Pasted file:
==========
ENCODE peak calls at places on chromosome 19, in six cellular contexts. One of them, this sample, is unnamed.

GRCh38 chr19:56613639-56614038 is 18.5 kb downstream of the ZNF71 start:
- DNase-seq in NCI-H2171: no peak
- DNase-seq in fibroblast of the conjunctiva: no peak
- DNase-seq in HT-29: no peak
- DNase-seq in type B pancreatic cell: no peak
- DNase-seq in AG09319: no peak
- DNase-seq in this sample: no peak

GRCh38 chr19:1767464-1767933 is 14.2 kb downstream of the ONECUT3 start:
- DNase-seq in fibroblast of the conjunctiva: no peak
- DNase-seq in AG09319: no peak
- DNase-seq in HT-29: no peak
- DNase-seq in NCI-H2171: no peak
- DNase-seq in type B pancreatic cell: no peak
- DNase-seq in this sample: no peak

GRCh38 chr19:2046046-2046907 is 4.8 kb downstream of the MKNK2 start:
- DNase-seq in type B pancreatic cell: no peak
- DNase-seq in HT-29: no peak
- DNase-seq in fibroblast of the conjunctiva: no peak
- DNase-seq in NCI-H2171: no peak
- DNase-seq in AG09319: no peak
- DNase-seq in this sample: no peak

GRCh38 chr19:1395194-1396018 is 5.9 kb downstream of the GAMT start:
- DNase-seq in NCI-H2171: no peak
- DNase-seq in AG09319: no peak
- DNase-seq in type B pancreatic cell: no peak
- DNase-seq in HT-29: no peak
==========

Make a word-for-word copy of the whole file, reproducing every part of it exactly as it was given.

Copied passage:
ENCODE peak calls at places on chromosome 19, in six cellular contexts. One of them, this sample, is unnamed.

GRCh38 chr19:56613639-56614038 is 18.5 kb downstream of the ZNF71 start:
- DNase-seq in NCI-H2171: no peak
- DNase-seq in fibroblast of the conjunctiva: no peak
- DNase-seq in HT-29: no peak
- DNase-seq in type B pancreatic cell: no peak
- DNase-seq in AG09319: no peak
- DNase-seq in this sample: no peak

GRCh38 chr19:1767464-1767933 is 14.2 kb downstream of the ONECUT3 start:
- DNase-seq in fibroblast of the conjunctiva: no peak
- DNase-seq in AG09319: no peak
- DNase-seq in HT-29: no peak
- DNase-seq in NCI-H2171: no peak
- DNase-seq in type B pancreatic cell: no peak
- DNase-seq in this sample: no peak

GRCh38 chr19:2046046-2046907 is 4.8 kb downstream of the MKNK2 start:
- DNase-seq in type B pancreatic cell: no peak
- DNase-seq in HT-29: no peak
- DNase-seq in fibroblast of the conjunctiva: no peak
- DNase-seq in NCI-H2171: no peak
- DNase-seq in AG09319: no peak
- DNase-seq in this sample: no peak

GRCh38 chr19:1395194-1396018 is 5.9 kb downstream of the GAMT start:
- DNase-seq in NCI-H2171: no peak
- DNase-seq in AG09319: no peak
- DNase-seq in type B pancreatic cell: no peak
- DNase-seq in HT-29: no peak